An Overview of Anesthesia Coding Challenges

by | Last updated May 15, 2023 | Published on Jan 2, 2014 | Specialty Coding

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Anesthesiology medical billing is not based on a fee-for-service payment like other medical specialties. Reimbursement for anesthesiologists depends on the base unit (how complicated the procedure was and how much skill it required), time unit (how much time was taken to provide anesthesia) and modifiers (any special conditions that affect anesthesia). Therefore, proper documentation is crucial for this specialty. Using a back-end billing software may be suitable for other medical specialties but it is not efficient for anesthesiology.  The major challenges associated with anesthesia medical coding are:

  • Report Time – Though most anesthesiologist know the start (when the anesthesia provider starts to prepare the patient for induction) and stop (personal attendance no longer needed) time for anesthesia, the relief time (two separate start/stop time reported when a physician hands over a case to another physician) sometimes adds confusion. Relief time should only be reported by the physician who had spent the most time with the patient, or who had initially started the case. This requires rounding the anesthesia time up or down. Physicians normally round the time to the nearest 5-minute increment however, Medicare requires the start/stop time to be reported to the nearest minute. The average time a physician can spend with a patient in the Post-anesthesia Care Unit (PACU) is seven minutes. If it is more than seven minutes at a large percentage, the auditor would deem it as a fraudulent practice unless there are evident documents supporting why the extra time taken. If any breaks occur during anesthesia care, the total anesthesia time should be reported as the sum of the continuous block of anesthesia care. Good documentation would include the blocks of time before and after the break.
  • Multiple Lumens Placement – Even though there is no separate payment for placing multiple lumens, there is an exception  if the anesthesiologist did a central venous pressure and a Swan-Ganz with two separate lines or two sticks and documented the line placements as well as monitoring. The time for the placement of post-operative block or invasive lines before administration of the primary anesthetic for the relevant surgery should not be billed. Services of this kind should be billed as a flat rate fee. Do not subtract the time for the placement of post-operative block or invasive lines after the administration.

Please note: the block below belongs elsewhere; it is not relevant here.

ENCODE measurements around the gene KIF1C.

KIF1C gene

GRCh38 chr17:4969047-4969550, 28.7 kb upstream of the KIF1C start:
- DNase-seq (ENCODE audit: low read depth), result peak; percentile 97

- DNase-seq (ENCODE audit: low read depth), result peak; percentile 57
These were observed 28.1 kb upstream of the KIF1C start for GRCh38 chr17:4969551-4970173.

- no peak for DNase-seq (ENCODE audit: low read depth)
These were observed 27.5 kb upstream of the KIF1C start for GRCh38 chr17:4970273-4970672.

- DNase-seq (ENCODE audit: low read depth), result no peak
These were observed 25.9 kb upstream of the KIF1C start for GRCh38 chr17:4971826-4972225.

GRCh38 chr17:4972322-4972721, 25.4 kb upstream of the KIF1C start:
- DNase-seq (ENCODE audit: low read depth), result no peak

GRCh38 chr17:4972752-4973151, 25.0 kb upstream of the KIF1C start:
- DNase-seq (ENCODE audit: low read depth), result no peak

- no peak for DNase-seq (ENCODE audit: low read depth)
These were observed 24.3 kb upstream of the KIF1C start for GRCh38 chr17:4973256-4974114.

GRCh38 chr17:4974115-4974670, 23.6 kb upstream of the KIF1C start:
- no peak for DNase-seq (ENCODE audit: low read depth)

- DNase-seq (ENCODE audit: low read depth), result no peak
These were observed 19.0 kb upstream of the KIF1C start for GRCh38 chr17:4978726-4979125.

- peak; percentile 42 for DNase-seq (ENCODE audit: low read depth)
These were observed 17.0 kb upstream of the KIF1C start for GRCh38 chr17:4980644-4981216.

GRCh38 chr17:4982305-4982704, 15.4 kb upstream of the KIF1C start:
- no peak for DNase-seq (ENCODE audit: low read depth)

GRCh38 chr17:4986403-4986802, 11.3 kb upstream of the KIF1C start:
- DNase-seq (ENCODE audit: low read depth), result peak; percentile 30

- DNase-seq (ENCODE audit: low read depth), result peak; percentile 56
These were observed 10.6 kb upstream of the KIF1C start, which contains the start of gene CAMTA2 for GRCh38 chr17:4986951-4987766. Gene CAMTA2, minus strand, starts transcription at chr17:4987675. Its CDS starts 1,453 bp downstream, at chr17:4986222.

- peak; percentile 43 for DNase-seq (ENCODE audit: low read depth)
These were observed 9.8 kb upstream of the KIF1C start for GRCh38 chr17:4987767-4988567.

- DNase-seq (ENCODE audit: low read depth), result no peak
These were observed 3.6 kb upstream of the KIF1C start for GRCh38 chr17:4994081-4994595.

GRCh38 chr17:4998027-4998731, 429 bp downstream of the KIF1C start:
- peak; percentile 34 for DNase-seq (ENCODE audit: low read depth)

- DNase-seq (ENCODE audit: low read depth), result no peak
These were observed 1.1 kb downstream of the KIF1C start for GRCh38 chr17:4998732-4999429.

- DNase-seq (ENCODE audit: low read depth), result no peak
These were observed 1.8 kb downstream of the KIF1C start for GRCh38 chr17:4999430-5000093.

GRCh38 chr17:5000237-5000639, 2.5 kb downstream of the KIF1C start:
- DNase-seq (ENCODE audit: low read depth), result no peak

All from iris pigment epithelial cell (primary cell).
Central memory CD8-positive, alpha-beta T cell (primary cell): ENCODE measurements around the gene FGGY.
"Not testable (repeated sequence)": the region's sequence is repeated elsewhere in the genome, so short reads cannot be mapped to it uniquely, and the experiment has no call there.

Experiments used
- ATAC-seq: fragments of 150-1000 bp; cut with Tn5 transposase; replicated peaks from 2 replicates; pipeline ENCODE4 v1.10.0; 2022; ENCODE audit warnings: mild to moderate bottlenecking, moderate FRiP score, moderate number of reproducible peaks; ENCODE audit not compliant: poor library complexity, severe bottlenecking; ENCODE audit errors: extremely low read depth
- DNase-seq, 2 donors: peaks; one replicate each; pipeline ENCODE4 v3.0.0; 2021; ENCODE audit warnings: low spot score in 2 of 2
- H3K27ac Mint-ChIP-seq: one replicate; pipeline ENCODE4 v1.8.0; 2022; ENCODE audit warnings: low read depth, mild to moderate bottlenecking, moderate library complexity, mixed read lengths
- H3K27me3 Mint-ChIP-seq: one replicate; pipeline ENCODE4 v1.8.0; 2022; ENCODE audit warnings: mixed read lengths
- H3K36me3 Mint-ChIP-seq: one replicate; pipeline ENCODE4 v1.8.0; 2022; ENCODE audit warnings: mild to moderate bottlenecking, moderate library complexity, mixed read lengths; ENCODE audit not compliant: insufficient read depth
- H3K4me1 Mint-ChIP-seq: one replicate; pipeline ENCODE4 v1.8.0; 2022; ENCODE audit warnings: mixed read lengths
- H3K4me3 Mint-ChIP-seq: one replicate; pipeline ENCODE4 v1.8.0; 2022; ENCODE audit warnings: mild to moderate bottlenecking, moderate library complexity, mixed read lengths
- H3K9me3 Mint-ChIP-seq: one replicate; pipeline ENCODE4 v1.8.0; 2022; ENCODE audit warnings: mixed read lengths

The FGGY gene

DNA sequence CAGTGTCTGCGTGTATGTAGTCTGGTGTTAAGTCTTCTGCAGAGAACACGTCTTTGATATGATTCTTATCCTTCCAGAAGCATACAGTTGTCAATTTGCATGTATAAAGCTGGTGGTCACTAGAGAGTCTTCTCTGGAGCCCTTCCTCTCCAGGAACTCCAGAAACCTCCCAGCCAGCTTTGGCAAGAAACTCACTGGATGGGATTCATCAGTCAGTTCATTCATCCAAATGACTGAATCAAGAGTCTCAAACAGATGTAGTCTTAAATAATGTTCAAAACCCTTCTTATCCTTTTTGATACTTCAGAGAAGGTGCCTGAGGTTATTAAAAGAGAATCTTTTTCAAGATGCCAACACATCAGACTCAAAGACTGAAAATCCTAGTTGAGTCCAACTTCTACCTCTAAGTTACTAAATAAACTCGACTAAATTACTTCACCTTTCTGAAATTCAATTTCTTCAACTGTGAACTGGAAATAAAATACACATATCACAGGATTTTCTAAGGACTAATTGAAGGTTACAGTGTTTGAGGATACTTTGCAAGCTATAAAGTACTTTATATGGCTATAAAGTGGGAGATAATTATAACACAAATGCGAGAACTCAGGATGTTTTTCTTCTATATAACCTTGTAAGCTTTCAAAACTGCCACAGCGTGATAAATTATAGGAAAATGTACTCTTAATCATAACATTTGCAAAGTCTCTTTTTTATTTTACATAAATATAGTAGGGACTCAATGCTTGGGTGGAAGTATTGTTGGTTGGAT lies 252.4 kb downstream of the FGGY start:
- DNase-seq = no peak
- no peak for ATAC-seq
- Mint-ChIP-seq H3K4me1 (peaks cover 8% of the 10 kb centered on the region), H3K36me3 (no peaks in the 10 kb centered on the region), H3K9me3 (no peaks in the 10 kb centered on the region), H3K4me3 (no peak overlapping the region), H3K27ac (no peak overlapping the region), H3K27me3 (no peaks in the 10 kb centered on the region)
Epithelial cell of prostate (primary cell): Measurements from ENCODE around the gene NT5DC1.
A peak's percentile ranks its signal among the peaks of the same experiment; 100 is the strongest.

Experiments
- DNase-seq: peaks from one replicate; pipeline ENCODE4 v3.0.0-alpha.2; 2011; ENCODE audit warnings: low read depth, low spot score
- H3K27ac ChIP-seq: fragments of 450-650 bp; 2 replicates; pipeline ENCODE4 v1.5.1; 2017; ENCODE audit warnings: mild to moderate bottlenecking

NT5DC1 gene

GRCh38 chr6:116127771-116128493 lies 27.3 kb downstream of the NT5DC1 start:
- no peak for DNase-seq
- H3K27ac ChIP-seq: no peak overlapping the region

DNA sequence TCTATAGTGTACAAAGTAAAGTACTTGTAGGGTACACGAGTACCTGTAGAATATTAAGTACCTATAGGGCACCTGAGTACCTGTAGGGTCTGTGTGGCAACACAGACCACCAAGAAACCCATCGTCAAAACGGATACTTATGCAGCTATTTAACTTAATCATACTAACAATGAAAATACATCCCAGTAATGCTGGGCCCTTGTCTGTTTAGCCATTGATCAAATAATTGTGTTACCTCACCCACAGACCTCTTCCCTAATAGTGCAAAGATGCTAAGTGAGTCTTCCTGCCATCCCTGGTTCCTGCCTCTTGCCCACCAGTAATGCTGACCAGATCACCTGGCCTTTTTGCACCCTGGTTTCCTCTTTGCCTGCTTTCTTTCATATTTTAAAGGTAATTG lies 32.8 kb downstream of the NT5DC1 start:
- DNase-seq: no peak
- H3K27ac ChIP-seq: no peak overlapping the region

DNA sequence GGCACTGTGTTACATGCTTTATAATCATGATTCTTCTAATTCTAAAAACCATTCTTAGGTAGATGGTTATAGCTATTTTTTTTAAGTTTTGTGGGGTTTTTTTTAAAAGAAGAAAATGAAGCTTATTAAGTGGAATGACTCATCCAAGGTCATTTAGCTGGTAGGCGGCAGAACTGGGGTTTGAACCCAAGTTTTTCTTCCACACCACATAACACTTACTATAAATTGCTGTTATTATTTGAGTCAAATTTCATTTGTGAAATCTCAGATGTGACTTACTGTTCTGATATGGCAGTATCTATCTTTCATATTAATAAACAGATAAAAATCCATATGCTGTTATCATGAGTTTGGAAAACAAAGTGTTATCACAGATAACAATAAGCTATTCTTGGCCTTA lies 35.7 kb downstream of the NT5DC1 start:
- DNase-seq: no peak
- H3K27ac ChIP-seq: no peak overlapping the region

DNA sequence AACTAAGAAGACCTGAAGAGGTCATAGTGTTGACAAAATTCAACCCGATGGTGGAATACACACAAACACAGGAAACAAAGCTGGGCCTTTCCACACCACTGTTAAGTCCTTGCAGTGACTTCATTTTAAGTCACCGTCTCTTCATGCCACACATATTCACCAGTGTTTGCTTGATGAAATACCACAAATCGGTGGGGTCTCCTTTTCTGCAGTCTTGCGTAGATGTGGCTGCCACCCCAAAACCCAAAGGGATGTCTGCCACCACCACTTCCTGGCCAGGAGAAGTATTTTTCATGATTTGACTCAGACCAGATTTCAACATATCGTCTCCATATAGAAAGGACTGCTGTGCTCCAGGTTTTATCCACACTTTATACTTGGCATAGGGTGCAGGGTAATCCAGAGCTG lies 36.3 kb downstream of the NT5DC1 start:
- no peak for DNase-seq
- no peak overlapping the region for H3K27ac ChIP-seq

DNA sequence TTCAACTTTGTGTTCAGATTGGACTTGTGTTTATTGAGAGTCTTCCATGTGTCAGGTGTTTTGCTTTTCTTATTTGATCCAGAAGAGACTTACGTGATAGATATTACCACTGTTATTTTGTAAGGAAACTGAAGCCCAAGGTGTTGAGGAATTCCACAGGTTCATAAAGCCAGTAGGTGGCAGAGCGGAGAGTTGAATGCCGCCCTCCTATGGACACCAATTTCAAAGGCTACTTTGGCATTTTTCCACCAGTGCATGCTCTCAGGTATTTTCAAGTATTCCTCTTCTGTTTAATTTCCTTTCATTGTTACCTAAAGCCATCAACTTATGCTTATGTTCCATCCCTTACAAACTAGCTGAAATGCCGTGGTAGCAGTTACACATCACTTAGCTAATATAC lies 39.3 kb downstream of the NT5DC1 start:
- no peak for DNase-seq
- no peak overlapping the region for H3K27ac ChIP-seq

• Time for Invasive Line Placement – The time for the placement of blocks post surgery (invasive line or epidural catheter) and before anesthesia induction or after anesthesia emergence should not be included in the anesthesia time, even if the block placement involves sedation and monitoring. Alternatively, the time spent for the placement of blocks after anesthesia induction or after anesthesia emergence should not be subtracted from the reported anesthesia time. If the sedation is administered only for the block placement, that time should not be included in the reported anesthesia time. Epidurals, central line, arterial, regional blocks etc. should be coded and billed as separate procedures. Do not include them in the reported anesthesia time. Pain management services should be reported in conjunction with an operative anesthesia service.
  • Cancelled Cases – Cases cancelled before anesthesia induction should be reported with an accurate evaluation and management (E/M) code and proper reasoning (for instance, equipment not working). If a case is cancelled after induction, it should be reported with an appropriate modifier (-53 (discontinued procedure), -73 (discontinued before providing anesthesia), -74 (discontinued after anesthesia administration or after the procedure begins)) and time. Providers should check whether or not the insurers accept modifiers. If modifiers are not accepted then these, cases should be billed using the correct anesthesia code with full base units and total time reported. The reason for cancellation should be clearly documented as well.
  • Monitored Anesthesia Care (MAC) – When billing for MAC, special attention must be given to evaluate medical necessity. If a  patient were to lose  consciousness at any time, it would fall under general anesthesia, not MAC. Documentation is very critical in this case as local coverage determinations vary depending on specific carriers.
  • Medical Direction Documentation – If any of the seven steps for medical direction is not performed or a procedure which is not allowed under medical direction is performed, then it will be designated as medical supervision which will result in a lower reimbursement. The documentation should clearly specify what is done during medical direction. If inadequate medical direction documentation is found during Centers for Medicare and Medicaid Services (CMS) audits, the anesthesia practices will have to pay back the difference. The modifier QK (identify the physician’s medical direction of two three or four concurrent cases) and QY (identify physicians’ medical direction of one CRNA) should be also used appropriately.

In essence, it is imperative to clearly understand the policies and guidelines of carriers when coding and billing for Anesthesia services. It’s crucial to have in-depth knowledge about all evolving rules that apply to your specific locality to ensure accurate anesthesiology medical coding and billing.

Rajeev Rajagopal

Rajeev Rajagopal, the President of OSI, has a wealth of experience as a healthcare business consultant in the United States. He has a keen understanding of current medical billing and coding standards.

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